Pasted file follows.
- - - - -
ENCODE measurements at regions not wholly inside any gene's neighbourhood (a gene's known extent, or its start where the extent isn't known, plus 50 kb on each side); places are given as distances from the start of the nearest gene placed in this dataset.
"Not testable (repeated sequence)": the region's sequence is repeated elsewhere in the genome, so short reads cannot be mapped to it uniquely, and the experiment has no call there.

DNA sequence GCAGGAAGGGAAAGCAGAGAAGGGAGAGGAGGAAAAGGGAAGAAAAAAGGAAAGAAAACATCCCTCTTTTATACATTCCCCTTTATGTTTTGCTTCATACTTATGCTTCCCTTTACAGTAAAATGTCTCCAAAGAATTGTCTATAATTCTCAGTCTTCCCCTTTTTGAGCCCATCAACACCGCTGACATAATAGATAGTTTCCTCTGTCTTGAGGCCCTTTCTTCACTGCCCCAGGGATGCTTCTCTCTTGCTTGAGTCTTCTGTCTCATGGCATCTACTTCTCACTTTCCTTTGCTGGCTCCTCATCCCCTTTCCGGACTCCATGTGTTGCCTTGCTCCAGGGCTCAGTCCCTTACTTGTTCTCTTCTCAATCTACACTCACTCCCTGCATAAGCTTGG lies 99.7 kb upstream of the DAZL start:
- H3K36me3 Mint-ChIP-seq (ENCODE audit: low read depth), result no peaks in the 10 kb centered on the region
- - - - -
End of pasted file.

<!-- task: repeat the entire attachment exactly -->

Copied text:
ENCODE measurements at regions not wholly inside any gene's neighbourhood (a gene's known extent, or its start where the extent isn't known, plus 50 kb on each side); places are given as distances from the start of the nearest gene placed in this dataset.
"Not testable (repeated sequence)": the region's sequence is repeated elsewhere in the genome, so short reads cannot be mapped to it uniquely, and the experiment has no call there.

DNA sequence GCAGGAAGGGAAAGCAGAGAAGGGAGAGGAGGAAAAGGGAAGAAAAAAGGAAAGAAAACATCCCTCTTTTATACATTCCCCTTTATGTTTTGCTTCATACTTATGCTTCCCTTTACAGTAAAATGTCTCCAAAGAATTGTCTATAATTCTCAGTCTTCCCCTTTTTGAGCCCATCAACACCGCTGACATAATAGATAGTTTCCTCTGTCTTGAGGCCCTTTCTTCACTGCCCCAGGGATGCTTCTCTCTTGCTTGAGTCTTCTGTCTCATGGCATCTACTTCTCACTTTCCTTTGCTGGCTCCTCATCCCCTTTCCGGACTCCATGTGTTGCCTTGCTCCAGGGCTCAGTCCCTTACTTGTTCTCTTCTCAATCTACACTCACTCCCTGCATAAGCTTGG lies 99.7 kb upstream of the DAZL start:
- H3K36me3 Mint-ChIP-seq (ENCODE audit: low read depth), result no peaks in the 10 kb centered on the region